Secretary-General of CITES

CITES Secretary General's Interview on Ivory Trade - External Link

(Beijing) – China's controversial legal market for ivory exists because the country imported 62 tons of elephant tusks from African countries in 2008 in a one-off sale authorized by the Convention on International Trade in Endangered Species of Wild Fauna and Flora (CITES), the primary international agreement protecting the animal.

CITES Secretary-General's remarks on the destruction of confiscated elephant ivory at Negeri Sembilan, Malaysia

John E. Scanlon, CITES Secretary-General

14 April 2016

 

Hon. Dato Sri Dr Haji Wan Junaidi bin Tuanku Jaafar, Minister of Natural Resources and Environment of Malaysia
Hon. Dato’ Sri Azizan Ahmad, Secretary General, Ministry of Natural Resources and Environment

-----

World Wildlife Day 2016 generates huge show of support for wildlife

The global community observed UN World Wildlife Day for the third time on 3 March 2016 with countries and people from right across the globe rallying around the theme “The future of wildlife is in our hands”.

This special day for wildlife on the UN calendar has once again given the world a chance to reconnect with our planet’s wild side and to acknowledge our collective responsibility to bring illegal wildlife trade to an end.

Keynote Address by CITES Secretary-General John E. Scanlon at the International conference on wildlife crime - The Hague, Netherlands

Keynote Address - Plenary Opening Session

By John E. Scanlon

CITES Secretary-General

CITES – galvanizing a global collective effort to save wildlife

 

CITES Secretary-General's remarks on the destruction of confiscated elephant ivory at Colombo, Sri Lanka

John E. Scanlon, CITES Secretary-General

26 January 2016

 

Religious dignitaries

Hon. Gamini  Jayawickrema  Perera,  Minister for Sustainable Development and Wildlife 

Hon. Ravi Karunanayake, Minister of Finance

Cabinet Ministers, State Ministers, Deputy Ministers, Members of Parliament, Diplomats, distinguished guests, ladies and gentlemen and dear children.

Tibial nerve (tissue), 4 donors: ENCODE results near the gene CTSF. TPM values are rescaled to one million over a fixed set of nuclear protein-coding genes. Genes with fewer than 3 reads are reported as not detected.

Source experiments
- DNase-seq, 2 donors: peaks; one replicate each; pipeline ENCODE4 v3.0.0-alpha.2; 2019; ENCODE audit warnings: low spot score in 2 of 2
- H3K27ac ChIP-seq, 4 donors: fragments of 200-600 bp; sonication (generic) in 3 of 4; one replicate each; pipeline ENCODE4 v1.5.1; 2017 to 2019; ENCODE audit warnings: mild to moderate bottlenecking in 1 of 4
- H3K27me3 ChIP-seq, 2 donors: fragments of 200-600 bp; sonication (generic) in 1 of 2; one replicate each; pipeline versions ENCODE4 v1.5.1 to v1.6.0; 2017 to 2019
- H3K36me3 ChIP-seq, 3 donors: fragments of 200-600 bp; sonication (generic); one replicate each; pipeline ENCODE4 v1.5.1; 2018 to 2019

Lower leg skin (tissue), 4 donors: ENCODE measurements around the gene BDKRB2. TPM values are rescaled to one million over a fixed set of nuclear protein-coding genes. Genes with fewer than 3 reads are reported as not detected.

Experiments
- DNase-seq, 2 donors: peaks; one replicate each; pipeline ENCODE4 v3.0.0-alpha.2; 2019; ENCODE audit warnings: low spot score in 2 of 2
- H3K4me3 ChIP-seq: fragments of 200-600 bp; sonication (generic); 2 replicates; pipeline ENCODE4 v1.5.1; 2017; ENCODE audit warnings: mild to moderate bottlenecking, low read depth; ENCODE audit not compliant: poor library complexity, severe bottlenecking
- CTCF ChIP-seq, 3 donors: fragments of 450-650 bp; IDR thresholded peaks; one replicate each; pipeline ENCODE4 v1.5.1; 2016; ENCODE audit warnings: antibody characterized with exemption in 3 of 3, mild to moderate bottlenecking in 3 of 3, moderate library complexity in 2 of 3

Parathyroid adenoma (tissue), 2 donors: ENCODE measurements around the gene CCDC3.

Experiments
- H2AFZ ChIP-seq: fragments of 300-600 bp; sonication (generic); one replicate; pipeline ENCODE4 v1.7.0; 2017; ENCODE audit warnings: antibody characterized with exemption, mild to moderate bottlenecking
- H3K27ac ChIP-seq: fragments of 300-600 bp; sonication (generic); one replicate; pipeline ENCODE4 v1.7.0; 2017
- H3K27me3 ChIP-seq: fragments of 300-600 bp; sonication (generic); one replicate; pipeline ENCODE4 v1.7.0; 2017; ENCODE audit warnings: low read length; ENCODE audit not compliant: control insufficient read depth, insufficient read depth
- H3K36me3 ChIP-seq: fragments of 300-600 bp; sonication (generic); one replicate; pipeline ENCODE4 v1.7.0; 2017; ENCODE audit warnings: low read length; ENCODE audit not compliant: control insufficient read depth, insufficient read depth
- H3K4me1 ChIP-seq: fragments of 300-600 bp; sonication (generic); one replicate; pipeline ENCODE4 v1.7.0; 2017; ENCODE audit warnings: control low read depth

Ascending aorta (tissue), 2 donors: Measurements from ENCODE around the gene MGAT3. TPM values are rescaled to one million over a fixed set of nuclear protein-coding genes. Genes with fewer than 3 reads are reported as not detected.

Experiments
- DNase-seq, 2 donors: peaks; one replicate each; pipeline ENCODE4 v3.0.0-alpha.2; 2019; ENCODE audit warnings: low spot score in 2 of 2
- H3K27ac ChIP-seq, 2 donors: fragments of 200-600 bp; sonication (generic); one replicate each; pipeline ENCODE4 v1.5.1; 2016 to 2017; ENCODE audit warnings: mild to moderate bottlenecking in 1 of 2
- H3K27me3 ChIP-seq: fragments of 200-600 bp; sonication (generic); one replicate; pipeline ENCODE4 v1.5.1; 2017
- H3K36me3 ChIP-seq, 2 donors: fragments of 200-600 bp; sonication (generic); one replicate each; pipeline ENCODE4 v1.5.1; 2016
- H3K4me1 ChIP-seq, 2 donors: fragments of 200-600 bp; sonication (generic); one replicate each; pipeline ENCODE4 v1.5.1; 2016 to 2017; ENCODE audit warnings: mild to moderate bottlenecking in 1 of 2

-----

Keynote Address by CITES Secretary-General John E. Scanlon at Colombo, Sri Lanka.

Keynote Address

'CITES and wildlife trade – how CITES works and how it links to wildlife tourism’

John E. Scanlon

Secretary-General, CITES Secretariat

Colombo, Sri Lanka 25 January 2016

 

Opening Remarks by John E. Scanlon, CITES Secretary-General at the Sixty-sixth meeting of the Standing Committee

Sixty-sixth meeting of the Standing Committee

Geneva (Switzerland), 11 January 2016

Opening remarks by John E. Scanlon, CITES Secretary General

Corruption as an enabler of wildlife and forest crime - Joint Statement of the Executive Director of UNODC and the Secretary-General of CITES

 

Corruption as an enabler of wildlife and forest crime

Joint Statement of Mr Yury Fedotov, Executive Director of UNODC and
Mr John Scanlon, Secretary-General of CITES 

Saint Petersburg, 3 November 2015

CITES Secretary-General's welcoming remarks at the Workshop on illegal trade in cheetahs

Workshop on illegal trade in cheetahs

3 – 5 November 2015

Kuwait

Welcoming remarks by John E. Scanlon, CITES Secretary General

 

Corruption and illegal trade in wildlife - Presentation by John E. Scanlon, 6th Session of the Conference of the Parties to the UN Convention Against Corruption

Corruption is “an insidious plague” that is present in the wildlife sector just as it is in other sectors, indeed in virtually any form of human activity.

A clear message of the determination of the international community to work to prevent and combat corruption was sent with the adoption by the United Nations General Assembly (UNGA) of the UN Convention Against Corruption in 2003 and its entry into force in 2005.

Pages